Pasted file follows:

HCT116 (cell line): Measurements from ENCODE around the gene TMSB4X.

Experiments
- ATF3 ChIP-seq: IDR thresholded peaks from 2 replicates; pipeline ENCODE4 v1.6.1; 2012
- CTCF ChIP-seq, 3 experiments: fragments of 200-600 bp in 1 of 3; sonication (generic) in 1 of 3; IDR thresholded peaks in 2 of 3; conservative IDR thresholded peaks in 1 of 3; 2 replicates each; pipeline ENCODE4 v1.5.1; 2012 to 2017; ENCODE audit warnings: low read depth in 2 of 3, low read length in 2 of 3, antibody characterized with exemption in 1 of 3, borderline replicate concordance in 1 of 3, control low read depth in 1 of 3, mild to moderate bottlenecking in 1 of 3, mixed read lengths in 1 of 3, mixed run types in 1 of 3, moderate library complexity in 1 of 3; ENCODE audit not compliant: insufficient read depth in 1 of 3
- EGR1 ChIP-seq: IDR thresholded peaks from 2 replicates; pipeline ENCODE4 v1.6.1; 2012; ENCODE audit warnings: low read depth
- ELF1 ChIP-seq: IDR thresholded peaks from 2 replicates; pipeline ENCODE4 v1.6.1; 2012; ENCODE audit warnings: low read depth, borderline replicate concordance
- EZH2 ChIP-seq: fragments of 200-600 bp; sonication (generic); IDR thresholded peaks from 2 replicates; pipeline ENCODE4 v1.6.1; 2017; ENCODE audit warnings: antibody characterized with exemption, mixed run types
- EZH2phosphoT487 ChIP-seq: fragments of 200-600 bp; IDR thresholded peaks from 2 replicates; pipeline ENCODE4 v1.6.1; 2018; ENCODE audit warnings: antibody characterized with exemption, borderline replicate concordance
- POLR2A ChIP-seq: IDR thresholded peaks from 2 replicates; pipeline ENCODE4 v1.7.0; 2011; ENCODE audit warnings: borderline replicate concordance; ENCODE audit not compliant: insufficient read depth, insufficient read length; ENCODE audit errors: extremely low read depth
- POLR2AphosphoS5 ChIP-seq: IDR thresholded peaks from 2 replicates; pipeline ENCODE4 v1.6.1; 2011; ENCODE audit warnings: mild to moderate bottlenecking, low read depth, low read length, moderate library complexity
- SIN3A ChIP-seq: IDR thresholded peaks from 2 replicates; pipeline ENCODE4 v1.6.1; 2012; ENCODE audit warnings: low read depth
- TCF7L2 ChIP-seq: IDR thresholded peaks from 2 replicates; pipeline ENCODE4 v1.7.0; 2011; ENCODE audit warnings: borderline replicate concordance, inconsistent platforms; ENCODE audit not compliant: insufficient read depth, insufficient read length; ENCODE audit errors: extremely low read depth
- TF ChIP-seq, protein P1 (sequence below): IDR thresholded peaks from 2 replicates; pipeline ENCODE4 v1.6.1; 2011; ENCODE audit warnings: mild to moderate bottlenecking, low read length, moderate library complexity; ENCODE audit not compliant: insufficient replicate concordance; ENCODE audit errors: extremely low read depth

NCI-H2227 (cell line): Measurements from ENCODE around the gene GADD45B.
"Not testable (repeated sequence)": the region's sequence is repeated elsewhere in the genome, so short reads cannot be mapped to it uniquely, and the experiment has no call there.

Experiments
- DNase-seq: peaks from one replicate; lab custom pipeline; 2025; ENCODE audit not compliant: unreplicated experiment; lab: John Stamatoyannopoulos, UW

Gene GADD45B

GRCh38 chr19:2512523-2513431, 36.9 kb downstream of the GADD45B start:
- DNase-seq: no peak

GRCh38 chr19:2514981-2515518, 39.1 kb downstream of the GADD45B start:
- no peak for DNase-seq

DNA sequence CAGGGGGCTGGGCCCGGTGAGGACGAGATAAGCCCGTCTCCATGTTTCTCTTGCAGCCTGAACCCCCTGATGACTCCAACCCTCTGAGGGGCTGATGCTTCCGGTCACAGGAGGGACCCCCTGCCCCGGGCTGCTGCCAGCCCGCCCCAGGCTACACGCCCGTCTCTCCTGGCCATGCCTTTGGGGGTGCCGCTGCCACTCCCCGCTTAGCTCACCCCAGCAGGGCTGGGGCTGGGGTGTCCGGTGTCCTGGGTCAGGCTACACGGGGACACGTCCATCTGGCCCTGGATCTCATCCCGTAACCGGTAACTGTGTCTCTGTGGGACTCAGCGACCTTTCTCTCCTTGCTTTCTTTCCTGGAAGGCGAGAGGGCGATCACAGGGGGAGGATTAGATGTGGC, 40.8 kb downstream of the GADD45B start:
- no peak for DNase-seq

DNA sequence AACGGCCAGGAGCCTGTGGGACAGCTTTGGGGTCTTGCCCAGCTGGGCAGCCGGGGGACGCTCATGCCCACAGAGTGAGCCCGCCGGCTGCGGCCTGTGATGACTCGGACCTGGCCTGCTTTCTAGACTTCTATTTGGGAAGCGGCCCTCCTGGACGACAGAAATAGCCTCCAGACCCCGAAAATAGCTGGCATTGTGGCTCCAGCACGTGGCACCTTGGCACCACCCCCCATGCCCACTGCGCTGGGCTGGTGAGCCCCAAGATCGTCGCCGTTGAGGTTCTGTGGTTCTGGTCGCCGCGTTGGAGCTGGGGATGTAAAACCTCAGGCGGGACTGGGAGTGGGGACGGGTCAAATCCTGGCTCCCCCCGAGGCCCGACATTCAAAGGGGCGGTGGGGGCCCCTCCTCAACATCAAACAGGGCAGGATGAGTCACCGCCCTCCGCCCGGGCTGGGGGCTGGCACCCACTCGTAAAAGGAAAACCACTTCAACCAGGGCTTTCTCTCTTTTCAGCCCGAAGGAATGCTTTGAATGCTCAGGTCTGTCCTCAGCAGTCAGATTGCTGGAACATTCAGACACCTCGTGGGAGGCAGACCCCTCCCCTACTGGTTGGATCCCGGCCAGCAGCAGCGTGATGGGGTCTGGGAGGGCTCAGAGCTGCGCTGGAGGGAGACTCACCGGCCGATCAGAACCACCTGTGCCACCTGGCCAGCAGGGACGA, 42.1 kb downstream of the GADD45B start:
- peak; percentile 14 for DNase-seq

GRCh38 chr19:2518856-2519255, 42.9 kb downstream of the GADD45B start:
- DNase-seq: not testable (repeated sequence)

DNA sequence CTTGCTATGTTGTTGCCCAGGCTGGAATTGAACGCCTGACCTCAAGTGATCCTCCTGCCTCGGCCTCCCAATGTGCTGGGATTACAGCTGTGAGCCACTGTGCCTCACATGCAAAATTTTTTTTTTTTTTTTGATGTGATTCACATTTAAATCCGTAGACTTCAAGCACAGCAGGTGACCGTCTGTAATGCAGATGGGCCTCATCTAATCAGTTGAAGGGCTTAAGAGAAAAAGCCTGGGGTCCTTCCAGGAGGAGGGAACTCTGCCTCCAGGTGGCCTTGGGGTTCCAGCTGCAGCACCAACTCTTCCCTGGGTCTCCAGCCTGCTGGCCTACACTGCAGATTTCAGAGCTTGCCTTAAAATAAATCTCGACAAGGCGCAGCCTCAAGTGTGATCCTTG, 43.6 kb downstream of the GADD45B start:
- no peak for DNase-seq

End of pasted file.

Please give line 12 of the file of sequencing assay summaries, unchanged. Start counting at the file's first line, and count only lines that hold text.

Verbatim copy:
- TCF7L2 ChIP-seq: IDR thresholded peaks from 2 replicates; pipeline ENCODE4 v1.7.0; 2011; ENCODE audit warnings: borderline replicate concordance, inconsistent platforms; ENCODE audit not compliant: insufficient read depth, insufficient read length; ENCODE audit errors: extremely low read depth